Thursday, January 17, 2008

Green consumers - they want to, but...

Interesting study from the marketing agency EcoAlign on consumer perceptions of clean technology (1,000 online survey respondents):

A new report on consumer perceptions of clean technologies in residential areas finds that 54 percent of the respondents surveyed have not adopted some form of cleantech largely because they don't understand it…

…Asked to rate cleantech products, most non-adopters considered the products expensive (53 percent), difficult to understand (72 percent), and difficult to maintain (76 percent). Cleantech adopters surveyed agreed with these assessments, though their negative scores were 10 percentage points lower. 60 percent of adopters also said they found the technology reliable, but only 44 percent considered the products beautiful.
The survey itself (the second one conducted by the company) makes for a good read (a quick sign-up is required to download).
The second EcoPinion Survey provides further evidence of a green gap between willingness to adopt or purchase green products, services and technologies, and consumer value perceptions around those offerings. While concern for the environment is at an all time high, consumers think that many forms of green technology (renewable, energy efficient or recycled materials) are cost prohibitive, difficult to understand and maintain, and aesthetically unappealing…

…This green gap in consumer perceptions offers insight into the dichotomy of customers’ stated intentions, e.g., their desire to be more green or frugal with energy consumption, and their actual behavior….The second EcoPinion survey results point to the clear need for companies to work harder to connect their products and services with the customer’s value chain around convenience, comfort, cost and design.
This has long been a point of concern among the environmental community, and those selling “green” products or services. While polls tend to show consumer interest in environmentally conscious and/or energy saving products is rising, specific action has been muted at best (albeit with some successes also, such as Prius sales topping the Ford Explorer).

Joel Makower has long hammered this point home, with a great post last week:
This just in: pretty much every consumer is concerned about the environment and is thinking conscientiously about what they buy — how it's made, under what conditions, and by whom….sound too good to be true? It is, of course. But you wouldn't know it from the marketing studies I've been seeing — and the breathless headlines that result.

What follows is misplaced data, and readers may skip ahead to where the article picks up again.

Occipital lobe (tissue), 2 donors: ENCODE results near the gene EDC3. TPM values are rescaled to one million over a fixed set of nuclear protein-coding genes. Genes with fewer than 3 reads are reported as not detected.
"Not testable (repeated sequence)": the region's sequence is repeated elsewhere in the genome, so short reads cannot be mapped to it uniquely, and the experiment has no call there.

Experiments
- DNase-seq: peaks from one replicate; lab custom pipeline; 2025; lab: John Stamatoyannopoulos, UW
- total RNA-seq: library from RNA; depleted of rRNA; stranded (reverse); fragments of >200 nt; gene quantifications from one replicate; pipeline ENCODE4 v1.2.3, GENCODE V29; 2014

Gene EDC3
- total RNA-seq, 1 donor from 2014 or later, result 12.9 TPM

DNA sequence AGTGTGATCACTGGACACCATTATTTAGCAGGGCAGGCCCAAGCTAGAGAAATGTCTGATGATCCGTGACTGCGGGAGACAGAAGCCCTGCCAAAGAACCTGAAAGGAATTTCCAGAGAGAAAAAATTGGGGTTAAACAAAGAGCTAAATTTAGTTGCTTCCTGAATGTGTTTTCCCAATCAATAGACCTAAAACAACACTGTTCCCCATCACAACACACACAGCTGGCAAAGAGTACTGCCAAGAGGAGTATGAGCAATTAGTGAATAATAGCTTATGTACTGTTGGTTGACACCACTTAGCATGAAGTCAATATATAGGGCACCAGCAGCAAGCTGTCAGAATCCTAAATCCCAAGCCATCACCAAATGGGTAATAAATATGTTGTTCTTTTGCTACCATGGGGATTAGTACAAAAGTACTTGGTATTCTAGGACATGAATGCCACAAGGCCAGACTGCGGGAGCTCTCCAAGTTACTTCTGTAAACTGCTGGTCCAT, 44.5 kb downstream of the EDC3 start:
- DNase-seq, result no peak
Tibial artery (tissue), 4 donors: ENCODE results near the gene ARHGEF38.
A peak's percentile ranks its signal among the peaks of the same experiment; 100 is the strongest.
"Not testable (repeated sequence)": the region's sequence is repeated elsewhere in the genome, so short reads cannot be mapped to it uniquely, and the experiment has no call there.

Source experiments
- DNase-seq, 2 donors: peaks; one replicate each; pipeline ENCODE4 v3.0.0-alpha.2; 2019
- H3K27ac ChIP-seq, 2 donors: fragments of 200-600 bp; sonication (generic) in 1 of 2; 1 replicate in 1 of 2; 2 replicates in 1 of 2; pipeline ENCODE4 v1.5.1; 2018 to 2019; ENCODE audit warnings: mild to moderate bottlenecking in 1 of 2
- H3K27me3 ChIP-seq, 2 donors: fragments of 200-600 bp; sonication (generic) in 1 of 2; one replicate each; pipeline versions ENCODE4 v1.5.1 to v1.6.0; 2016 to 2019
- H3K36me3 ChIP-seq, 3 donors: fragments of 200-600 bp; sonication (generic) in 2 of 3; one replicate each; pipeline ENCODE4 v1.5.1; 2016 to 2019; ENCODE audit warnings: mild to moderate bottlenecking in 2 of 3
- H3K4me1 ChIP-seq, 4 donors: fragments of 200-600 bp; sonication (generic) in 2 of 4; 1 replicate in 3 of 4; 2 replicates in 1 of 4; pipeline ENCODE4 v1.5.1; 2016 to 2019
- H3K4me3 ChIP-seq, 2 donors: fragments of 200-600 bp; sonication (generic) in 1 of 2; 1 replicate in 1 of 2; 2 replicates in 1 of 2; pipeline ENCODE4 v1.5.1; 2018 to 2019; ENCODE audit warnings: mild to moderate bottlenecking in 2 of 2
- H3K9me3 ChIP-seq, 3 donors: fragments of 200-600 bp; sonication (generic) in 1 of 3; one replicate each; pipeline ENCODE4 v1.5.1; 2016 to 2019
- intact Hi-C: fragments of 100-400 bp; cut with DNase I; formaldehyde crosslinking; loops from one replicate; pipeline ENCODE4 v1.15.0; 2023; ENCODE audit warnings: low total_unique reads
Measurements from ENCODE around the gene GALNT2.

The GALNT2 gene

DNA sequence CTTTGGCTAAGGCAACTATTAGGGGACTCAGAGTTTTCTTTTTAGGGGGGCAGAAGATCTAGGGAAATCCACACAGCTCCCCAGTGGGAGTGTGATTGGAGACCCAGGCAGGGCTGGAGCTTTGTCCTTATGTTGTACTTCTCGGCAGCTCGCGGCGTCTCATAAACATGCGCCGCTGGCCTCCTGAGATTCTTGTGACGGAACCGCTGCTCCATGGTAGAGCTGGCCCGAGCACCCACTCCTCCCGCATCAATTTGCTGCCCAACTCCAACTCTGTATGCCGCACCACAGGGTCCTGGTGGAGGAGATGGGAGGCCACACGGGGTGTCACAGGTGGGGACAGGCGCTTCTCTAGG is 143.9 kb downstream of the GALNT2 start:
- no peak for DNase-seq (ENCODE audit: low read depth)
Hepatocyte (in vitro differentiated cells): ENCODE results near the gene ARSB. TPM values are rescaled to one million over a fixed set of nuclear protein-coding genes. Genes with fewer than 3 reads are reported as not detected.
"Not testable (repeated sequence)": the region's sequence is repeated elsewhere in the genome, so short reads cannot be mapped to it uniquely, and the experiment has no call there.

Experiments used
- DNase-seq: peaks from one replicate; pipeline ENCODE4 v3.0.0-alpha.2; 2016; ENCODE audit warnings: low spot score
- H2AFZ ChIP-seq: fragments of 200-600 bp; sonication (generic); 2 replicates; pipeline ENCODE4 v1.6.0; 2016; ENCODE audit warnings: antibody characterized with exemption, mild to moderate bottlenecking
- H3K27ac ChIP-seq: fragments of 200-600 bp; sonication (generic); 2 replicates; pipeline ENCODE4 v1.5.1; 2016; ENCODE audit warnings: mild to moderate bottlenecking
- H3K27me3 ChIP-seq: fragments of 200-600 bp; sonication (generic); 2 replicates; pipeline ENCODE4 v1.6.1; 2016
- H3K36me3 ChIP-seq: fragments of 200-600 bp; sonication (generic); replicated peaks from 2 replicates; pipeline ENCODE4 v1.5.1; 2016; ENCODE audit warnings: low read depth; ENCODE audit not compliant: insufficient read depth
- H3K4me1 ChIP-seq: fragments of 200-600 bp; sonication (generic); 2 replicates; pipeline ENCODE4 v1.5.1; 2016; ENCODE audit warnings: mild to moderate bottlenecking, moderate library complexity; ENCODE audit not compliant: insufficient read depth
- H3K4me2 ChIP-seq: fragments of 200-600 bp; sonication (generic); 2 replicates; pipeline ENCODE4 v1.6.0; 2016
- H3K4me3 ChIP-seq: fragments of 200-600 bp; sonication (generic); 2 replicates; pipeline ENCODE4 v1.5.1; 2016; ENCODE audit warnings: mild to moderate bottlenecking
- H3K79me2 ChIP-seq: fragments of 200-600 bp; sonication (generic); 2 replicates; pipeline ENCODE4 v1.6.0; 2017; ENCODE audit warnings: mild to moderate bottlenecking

Other great posts from Joel on the same topic are here and here.

As I wrote in a post a couple weeks ago:
Perhaps the single most important aspect of marketing is "authenticity". Be it tweens, 18-34 men, housewives or NASCAR fans - know your audience and be real to them. The same of course applies for companies trying to reach consumers interested in the environmental practices, perhaps some of the toughest critics around.
No post on marketing to green consumers would be complete without the requisite “next steps”. And while that sounds snarky, I think EcoAlign does a good job with theirs, offering simple, concrete steps that may be marketing 101, but tend to be forgotten by people who should know better:
1. Invest the necessary money in market research. Market research is the skeleton of any successful marketing effort, and creating memorable, measurable campaigns that are grounded in core business, and customer expectations around the company’s brand and the value created.

2. Go deeper and articulate more compellingly the reasons why people should care and act in regard to the green tech offering. Energy tech companies are dominated by an engineering-centric, product-oriented view of the world, yet customers are more attuned to emotional appeals. This approach must be achieved through careful messaging segmentation and utilizing the full range of delivery channels, including new media.

3. Align design with functionality.
While customers are satisfied that most green technologies are “reliable,” meaning that they will work as advertised, more attention needs to be paid to how these technologies look and feel to the customer. Sustainability can be beautiful, and command a premium for that value.

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